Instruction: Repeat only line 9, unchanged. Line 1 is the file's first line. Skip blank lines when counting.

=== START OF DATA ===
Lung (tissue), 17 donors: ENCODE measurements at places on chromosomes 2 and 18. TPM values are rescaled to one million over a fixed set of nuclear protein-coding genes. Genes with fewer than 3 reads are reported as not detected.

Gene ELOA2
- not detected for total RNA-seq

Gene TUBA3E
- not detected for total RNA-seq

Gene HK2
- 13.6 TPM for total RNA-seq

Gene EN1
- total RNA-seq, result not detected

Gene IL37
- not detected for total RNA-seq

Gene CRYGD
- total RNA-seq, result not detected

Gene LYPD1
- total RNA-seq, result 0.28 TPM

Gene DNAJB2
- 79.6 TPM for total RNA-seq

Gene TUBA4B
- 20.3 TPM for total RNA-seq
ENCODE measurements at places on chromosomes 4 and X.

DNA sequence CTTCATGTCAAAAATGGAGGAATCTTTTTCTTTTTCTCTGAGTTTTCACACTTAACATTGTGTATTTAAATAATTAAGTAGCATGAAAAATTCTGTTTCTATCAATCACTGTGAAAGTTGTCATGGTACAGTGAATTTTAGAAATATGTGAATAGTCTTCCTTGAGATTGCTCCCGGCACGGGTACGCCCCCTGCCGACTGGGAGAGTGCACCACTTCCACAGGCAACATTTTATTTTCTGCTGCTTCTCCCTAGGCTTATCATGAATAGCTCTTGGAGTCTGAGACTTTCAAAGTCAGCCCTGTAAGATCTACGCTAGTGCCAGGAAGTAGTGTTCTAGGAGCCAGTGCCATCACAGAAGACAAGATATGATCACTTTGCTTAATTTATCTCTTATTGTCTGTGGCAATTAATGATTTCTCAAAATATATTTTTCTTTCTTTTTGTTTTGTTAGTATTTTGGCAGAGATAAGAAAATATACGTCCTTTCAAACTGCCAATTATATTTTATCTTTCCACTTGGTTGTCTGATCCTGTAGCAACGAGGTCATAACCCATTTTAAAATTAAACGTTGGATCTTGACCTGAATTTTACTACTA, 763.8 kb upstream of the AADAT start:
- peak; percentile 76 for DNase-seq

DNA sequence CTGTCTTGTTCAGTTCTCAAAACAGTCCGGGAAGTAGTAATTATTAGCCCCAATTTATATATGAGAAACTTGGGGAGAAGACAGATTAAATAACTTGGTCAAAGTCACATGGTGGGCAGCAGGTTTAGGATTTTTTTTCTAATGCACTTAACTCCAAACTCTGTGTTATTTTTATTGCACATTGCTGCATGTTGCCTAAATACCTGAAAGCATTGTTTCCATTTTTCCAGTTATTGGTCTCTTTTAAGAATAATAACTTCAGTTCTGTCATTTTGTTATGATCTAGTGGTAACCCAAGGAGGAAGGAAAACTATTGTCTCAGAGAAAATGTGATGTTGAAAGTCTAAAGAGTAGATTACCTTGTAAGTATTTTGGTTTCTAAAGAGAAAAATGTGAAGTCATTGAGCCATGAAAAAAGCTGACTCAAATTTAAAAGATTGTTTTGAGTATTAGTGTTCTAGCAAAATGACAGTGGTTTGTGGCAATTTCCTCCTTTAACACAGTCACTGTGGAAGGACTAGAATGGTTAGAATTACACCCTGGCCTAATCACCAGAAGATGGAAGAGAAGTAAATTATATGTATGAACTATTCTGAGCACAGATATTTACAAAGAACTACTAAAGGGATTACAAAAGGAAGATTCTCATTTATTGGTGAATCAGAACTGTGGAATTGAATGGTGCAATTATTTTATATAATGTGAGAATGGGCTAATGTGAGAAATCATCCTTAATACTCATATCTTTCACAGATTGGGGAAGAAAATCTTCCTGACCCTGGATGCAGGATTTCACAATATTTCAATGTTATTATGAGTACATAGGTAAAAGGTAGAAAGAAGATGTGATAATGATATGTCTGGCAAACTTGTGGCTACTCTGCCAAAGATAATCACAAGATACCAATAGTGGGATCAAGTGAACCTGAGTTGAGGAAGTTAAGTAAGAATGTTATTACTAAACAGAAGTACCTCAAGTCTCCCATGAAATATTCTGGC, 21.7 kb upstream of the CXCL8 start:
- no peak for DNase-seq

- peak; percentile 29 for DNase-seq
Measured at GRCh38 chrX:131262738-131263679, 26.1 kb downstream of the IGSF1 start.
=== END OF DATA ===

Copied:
- total RNA-seq, result not detected